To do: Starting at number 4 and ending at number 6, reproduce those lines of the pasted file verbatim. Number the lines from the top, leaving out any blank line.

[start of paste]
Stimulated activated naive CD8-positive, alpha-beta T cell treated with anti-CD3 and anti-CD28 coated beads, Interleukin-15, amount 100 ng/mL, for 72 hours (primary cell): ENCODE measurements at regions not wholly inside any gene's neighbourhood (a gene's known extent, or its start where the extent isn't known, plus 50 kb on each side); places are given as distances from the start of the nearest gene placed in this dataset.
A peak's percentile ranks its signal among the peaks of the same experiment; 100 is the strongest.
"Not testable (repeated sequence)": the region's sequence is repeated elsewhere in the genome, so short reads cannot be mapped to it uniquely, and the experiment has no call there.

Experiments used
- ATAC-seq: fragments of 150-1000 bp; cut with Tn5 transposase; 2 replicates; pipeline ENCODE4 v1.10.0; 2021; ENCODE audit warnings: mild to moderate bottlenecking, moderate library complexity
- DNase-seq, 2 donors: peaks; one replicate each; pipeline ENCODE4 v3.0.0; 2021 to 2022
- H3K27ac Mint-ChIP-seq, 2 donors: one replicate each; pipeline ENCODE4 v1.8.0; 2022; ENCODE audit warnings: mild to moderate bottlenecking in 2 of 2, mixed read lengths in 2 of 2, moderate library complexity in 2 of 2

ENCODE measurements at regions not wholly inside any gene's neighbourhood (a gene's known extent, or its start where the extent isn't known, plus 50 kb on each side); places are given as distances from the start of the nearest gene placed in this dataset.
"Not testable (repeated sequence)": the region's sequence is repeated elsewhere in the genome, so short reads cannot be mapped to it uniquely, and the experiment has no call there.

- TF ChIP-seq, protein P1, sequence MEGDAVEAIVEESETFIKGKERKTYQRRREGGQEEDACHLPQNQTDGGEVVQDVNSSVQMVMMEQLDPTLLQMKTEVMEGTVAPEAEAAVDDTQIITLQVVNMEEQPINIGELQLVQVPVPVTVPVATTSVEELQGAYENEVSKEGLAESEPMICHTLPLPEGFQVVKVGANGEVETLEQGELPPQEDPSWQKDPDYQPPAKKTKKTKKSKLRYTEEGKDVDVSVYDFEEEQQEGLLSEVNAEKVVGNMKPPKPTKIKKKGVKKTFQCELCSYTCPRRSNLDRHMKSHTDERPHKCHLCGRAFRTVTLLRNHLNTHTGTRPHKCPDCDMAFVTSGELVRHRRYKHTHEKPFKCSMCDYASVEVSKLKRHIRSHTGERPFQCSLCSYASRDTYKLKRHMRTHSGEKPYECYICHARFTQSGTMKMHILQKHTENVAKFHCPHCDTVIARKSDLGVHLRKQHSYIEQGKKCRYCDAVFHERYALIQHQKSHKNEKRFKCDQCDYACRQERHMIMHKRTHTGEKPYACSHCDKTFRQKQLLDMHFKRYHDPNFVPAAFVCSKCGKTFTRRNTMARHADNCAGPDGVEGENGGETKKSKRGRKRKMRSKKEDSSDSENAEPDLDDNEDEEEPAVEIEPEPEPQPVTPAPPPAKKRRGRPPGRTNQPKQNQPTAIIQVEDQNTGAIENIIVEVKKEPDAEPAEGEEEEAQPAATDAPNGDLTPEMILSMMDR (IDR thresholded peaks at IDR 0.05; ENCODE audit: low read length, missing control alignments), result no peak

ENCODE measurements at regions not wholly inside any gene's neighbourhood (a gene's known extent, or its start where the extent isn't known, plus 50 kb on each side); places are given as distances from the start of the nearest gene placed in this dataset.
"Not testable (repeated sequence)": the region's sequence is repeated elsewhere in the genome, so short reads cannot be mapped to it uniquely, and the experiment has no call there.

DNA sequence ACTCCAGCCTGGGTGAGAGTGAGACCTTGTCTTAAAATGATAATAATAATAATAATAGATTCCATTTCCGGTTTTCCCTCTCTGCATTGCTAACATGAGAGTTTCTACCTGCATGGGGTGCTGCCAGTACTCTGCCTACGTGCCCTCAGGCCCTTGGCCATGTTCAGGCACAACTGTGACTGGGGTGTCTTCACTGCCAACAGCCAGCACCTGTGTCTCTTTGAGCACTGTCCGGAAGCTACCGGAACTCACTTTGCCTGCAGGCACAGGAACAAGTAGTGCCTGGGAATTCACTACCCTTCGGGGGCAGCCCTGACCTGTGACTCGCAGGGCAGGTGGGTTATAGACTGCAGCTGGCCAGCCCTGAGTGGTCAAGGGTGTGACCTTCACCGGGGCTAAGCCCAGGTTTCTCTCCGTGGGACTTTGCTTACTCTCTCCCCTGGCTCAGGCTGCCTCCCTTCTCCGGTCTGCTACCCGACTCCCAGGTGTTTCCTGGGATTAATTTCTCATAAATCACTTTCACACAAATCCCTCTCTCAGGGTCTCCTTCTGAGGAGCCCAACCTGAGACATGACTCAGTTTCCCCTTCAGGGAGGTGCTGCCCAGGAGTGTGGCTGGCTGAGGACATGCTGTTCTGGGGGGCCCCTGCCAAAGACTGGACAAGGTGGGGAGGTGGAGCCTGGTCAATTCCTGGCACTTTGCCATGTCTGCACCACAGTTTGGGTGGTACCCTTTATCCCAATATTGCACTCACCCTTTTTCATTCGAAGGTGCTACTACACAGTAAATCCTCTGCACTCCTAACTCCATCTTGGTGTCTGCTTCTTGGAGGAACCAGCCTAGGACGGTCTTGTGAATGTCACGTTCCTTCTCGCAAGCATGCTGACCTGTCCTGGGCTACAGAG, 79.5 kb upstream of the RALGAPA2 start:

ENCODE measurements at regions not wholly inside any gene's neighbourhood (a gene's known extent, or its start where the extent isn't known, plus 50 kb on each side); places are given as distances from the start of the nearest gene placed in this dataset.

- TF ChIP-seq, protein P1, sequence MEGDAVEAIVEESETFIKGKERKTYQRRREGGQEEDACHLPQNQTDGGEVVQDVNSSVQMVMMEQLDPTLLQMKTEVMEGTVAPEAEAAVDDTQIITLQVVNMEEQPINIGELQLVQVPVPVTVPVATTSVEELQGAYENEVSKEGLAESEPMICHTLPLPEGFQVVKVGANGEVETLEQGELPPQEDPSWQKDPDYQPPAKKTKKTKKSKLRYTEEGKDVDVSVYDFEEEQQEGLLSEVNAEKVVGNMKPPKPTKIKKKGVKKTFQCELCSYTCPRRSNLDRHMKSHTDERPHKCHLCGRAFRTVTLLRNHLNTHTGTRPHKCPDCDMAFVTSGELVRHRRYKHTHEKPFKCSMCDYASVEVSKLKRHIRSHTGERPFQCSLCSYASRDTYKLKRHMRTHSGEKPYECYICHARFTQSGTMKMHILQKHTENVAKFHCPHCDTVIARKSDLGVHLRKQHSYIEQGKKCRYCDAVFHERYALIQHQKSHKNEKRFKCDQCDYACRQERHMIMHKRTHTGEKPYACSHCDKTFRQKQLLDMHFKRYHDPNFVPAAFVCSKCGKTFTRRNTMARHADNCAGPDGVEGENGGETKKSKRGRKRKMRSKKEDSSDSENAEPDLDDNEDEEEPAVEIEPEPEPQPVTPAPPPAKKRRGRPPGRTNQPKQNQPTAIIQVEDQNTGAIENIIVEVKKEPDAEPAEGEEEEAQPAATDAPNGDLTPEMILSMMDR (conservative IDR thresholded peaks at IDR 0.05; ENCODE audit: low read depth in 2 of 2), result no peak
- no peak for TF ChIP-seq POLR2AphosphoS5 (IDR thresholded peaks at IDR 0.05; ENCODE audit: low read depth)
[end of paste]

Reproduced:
Experiments used
- ATAC-seq: fragments of 150-1000 bp; cut with Tn5 transposase; 2 replicates; pipeline ENCODE4 v1.10.0; 2021; ENCODE audit warnings: mild to moderate bottlenecking, moderate library complexity
- DNase-seq, 2 donors: peaks; one replicate each; pipeline ENCODE4 v3.0.0; 2021 to 2022